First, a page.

As you may have heard, PDC10 is sold out! This year, we decided to hold the event at the Microsoft Conference Center (otherwise known as the MSCC or building 33) on our corporate campus in Redmond, Washington. There are many good reasons behind this decision, and one of them is to provide a more intimate and engaging experience for our in-person attendees. You see, this is the first time in PDC history that we’ve held the event on our own campus.
Holding the event on campus enables us to do a lot of things that we could never do in a remote location, but it also has its limitations. For example, the Microsoft Conference Center is nowhere near the size of a Los Angeles Convention Center (not even close). That means that we have physical limitations including how many people we can safely accommodate.
You’ve probably noticed signs at restaurants and other public places that state maximum occupancies/capacities, and perhaps you’ve even wondered where these limits come from. Well, they come directly from the fire marshal. There are many factors that go into determining the maximum capacity of a public space, including the size of the space, the height of the ceiling, placement of permanent columns, furniture, built-in cabinets, etc. All of these factors are considered to ensure that getting out of the room in an emergency situation is as fast and as safe as possible. Egress is the word they like to use.
Here’s a diagram of the keynote room for PDC10. The front of the room is at the top, where you’ll notice a representative keynote stage and two large projection screens. The blue areas are for attendees. As you can see, there is no physical space remaining to add more seats. That is, unless you want to sit on the keynote stage or in the aisles. We’re actually required to submit our floor plans to the fire marshal’s office, and it has to be approved before we can hold the event.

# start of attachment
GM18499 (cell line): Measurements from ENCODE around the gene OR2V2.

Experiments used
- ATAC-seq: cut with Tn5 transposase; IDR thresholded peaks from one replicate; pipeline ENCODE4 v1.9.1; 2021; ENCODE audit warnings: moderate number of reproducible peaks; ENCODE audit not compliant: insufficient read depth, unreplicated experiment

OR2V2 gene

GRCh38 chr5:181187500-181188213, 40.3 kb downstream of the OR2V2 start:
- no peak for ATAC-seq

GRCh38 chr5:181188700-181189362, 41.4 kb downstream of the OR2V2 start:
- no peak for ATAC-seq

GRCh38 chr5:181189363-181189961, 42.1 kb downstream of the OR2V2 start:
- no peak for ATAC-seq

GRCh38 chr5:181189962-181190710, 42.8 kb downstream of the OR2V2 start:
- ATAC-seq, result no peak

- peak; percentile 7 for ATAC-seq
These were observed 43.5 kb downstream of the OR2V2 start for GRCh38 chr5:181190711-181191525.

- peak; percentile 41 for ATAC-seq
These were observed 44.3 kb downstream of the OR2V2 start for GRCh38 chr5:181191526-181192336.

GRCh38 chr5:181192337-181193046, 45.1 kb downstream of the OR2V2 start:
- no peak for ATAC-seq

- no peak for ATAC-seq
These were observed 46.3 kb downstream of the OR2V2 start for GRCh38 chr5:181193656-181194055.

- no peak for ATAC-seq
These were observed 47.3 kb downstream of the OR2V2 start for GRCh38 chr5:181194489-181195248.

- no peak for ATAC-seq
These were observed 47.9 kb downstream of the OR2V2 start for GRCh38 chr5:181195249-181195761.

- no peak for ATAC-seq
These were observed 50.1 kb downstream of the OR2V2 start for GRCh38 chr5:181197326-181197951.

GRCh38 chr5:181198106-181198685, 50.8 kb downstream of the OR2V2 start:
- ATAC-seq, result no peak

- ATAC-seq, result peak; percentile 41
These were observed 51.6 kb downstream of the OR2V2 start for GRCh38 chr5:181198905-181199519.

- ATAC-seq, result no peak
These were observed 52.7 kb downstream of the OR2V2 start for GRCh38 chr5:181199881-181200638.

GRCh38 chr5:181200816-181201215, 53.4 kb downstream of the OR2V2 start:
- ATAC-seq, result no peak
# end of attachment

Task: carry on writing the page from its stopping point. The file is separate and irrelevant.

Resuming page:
This is what we mean when we say “sold out.”
You’d be surprised how many e-mails we receive—both internally and externally—stating that company X or person Y absolutely must be physically present at PDC10. While we understand the frustration of our response, unfortunately, this is a limitation of physical space.
But all is not lost.
This year more than ever, we’re amplifying what we provide online. PDC, MIX, and Tech·Ed attendees have become accustomed to full-screen, high-definition broadcasts of our keynotes and 24-hour-or-less, free downloads of all session content. Yes, we’ll do the same for PDC10 (with some new enhancements), but we’ll also stream all of our sessions live…for free…for anyone. Including your mom. This is how you get back at her for making you watch all of those Hallmark Hall of Fame originals.
We’re also partnering with our global Microsoft offices, academic institutions, and some third parties who want to hold local PDC10-related events. While the list of events is currently being assembled, I highly encourage you to sign-up for the PDC10 mailing list. This, our @PDCEvent Twitter account, and the official PDC10 web site are the best ways to keep up-to-date on the latest developments.
Last, but certainly not least, you can always sit comfortably at home or in your office and watch all of the content streamed to you online.